Jordan will read from her newly published collection of poems, Trace Elements, as part of the University's Plutzik Memorial Poetry Series. Her reading, which is free and open to the public, will be given at 7:30 p.m. Thursday, March 19 in the Welles-Brown Room of Rush Rhees Library.
Jordan has taught courses in creative writing and contemporary poetry at the University since 1990. Her poems have appeared in the Paris Review, Sulfur, The Atlantic, The New Yorker, Harvard Review, and elsewhere. Her first collection, Channel, won the Barnard New Women Poets Prize. Jordan has received fellowships from the National Endowment for the Arts and from the Massachusetts Artists Foundation.
One of the country's oldest and most prestigious literary reading programs, the Plutzik Series was established in 1962 to honor the work of Hyam Plutzik, a distinguished poet and Dean Professor of Poetry and Rhetoric at the University. Guests have included Pulitzer Prize-winner Richard Wilbur; Native American writer Diane Glancy; Irish novelist Hugo Hamilton; freelance journalist Christopher Merrill; and Latino poet Martin Espada.
The 1997-98 Plutzik Series will conclude in April with readings by the winners of a student poetry contest and an appearance by Jorie Graham, the best-known poet on America's literary scene today. Graham, the author of seven books of poetry, received the 1996 Pulitzer Prize for The Dream of the Unified Field: Selected Poems. She was profiled in the New Yorker last July.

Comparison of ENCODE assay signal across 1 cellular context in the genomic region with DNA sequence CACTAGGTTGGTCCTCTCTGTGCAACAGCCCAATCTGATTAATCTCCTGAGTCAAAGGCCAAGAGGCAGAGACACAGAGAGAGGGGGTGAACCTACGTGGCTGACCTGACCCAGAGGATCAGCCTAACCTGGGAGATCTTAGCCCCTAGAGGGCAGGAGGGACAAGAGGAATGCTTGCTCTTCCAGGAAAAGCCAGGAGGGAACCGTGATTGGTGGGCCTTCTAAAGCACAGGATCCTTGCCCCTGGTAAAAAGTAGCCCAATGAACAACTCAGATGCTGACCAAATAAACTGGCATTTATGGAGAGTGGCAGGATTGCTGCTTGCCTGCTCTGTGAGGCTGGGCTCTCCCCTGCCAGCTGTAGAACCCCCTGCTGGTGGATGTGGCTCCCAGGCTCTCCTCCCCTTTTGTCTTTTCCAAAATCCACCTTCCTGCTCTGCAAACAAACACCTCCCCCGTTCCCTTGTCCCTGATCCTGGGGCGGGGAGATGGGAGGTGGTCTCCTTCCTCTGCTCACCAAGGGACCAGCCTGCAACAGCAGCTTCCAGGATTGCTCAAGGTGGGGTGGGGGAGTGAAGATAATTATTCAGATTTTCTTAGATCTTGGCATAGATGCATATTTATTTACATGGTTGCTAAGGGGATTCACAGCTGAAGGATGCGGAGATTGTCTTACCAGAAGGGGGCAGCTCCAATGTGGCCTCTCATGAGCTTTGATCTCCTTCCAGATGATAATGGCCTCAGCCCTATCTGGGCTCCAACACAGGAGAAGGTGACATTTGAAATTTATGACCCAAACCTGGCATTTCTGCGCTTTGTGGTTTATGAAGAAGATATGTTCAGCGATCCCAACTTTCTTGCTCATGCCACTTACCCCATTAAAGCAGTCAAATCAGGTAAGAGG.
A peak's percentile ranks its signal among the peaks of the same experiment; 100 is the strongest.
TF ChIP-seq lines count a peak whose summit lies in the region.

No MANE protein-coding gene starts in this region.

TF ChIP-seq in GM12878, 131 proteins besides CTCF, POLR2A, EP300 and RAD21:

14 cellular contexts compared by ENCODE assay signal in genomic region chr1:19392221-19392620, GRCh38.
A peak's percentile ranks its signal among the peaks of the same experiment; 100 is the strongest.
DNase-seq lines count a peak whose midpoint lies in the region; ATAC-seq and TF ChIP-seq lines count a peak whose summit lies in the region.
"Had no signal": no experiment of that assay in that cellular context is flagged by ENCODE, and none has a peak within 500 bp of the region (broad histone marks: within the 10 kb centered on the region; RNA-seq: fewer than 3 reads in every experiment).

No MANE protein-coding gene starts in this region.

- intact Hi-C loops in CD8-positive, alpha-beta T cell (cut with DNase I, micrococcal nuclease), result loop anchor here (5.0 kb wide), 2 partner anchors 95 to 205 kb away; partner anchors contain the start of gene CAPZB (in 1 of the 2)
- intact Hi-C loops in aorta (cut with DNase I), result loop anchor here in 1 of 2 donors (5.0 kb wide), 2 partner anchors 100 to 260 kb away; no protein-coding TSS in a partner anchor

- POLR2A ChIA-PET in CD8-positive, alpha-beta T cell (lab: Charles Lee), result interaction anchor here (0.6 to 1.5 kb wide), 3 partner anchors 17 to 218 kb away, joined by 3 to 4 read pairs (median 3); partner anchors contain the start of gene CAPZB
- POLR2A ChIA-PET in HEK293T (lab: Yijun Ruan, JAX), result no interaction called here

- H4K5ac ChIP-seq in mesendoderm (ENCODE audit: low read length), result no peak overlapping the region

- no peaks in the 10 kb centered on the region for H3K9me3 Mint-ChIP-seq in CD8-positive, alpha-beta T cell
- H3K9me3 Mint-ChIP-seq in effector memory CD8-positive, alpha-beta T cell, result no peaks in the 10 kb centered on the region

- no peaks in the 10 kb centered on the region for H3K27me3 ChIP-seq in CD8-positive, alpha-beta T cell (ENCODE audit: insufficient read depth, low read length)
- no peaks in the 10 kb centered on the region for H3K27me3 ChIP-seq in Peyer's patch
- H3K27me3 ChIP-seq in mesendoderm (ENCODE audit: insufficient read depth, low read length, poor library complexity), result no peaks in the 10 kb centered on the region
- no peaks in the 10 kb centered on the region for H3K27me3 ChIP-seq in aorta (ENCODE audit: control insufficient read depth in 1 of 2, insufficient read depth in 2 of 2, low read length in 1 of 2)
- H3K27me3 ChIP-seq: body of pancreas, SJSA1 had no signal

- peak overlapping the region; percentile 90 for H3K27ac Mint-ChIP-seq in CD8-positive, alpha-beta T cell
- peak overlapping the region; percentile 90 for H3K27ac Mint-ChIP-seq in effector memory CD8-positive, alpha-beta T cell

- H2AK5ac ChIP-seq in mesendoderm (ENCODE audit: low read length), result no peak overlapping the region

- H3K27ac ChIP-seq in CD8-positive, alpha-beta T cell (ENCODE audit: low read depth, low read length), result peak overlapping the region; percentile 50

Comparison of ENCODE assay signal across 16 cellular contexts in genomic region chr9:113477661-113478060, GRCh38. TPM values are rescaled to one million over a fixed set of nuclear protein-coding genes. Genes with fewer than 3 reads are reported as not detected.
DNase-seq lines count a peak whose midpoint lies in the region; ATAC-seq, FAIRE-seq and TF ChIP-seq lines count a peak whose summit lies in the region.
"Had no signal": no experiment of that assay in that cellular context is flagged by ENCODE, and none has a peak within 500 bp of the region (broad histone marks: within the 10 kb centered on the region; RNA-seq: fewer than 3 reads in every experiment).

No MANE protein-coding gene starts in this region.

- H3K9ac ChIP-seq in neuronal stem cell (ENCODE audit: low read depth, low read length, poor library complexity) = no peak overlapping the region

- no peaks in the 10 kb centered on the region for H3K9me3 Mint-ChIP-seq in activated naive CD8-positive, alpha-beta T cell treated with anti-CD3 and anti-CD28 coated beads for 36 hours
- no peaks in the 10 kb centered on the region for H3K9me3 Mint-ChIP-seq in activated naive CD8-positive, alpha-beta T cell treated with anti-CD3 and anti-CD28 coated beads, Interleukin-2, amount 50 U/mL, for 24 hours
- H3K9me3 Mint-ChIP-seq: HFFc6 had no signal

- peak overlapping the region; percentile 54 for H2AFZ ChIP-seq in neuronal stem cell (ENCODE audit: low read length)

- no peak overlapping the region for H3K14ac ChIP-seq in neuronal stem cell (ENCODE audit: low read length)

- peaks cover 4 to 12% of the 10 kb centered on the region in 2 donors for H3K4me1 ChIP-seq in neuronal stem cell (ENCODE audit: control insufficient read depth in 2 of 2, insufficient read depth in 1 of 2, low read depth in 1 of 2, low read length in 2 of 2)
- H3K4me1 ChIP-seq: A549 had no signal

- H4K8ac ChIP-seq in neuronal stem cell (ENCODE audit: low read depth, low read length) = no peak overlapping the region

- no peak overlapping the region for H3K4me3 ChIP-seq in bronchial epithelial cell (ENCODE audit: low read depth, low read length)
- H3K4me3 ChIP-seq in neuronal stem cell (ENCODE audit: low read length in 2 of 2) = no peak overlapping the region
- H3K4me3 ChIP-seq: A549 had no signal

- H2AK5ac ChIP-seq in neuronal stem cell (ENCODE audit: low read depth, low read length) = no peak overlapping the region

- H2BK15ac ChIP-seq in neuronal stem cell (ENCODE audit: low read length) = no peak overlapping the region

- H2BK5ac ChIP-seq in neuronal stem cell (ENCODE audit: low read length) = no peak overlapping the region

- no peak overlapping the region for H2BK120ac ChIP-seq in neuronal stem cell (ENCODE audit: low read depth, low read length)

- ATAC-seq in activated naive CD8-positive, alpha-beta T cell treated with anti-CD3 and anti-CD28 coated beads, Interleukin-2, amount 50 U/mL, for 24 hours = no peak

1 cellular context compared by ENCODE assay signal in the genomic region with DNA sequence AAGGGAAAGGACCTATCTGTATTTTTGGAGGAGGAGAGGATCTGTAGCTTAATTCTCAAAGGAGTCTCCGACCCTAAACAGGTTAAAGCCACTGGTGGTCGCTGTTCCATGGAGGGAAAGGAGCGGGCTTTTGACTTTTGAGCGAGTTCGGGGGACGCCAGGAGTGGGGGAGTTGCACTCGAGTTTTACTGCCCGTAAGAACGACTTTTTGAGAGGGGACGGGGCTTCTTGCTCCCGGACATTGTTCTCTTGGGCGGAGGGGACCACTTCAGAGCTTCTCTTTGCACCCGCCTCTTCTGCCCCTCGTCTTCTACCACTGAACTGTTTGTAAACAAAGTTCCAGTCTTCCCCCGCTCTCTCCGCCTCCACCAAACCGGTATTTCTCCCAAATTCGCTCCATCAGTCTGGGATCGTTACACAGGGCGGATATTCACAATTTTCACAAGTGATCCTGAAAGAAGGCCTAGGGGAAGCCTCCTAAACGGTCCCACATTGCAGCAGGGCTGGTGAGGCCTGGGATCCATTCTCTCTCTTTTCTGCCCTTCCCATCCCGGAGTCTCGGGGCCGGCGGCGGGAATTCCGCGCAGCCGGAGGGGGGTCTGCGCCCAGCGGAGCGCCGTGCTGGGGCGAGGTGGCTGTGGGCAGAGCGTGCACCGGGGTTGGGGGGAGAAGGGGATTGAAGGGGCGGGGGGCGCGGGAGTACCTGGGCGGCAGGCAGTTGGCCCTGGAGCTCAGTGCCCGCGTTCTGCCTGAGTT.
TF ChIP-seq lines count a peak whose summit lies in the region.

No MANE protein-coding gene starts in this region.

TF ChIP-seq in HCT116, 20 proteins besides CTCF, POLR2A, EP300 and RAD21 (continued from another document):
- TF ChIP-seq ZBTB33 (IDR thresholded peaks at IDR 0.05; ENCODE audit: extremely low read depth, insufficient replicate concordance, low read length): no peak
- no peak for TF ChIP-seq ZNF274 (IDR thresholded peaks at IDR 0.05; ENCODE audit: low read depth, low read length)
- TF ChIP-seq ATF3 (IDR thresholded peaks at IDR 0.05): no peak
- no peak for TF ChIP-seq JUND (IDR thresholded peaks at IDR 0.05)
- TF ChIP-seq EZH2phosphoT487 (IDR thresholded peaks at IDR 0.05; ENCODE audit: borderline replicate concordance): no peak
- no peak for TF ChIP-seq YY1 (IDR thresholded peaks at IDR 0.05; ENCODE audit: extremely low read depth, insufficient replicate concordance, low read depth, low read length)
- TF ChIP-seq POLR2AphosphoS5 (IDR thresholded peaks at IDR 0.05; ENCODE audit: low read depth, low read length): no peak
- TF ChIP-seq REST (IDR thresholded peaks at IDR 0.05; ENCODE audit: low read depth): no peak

The Kafka Prize is awarded yearly to a woman who has written the best, recently published book-length work of prose fiction, whether novel, short stories, or experimental writing. It has been awarded since 1976 in memory of Janet Kafka, a promising young editor who was killed in an automobile accident.
The Book of Mercy has been critically acclaimed for Cambor's use of fire symbolism, which shapes the story of a German Catholic family in Pittsburgh and its disintegration after the abandonment of the mother. The characters focus on different disciplines to explain their loss, from alchemy to religion to psychiatry.
Cambor, whose work has appeared in The Gray Wolf Annual, American Short Fiction, and Southwest Review, graduated from the University of Pittsburgh with a B.S. degree in nursing. She worked as a psychiatric nurse in Pittsburgh until she moved to Houston, where she earned a master's degree in English and creative writing from the University of Houston and began her literary career.
Admission is free for students with University ID; $4 for University faculty and staff, and members of Writers & Books; and $5 for the public. Call the institute, x5-8318, for more information.
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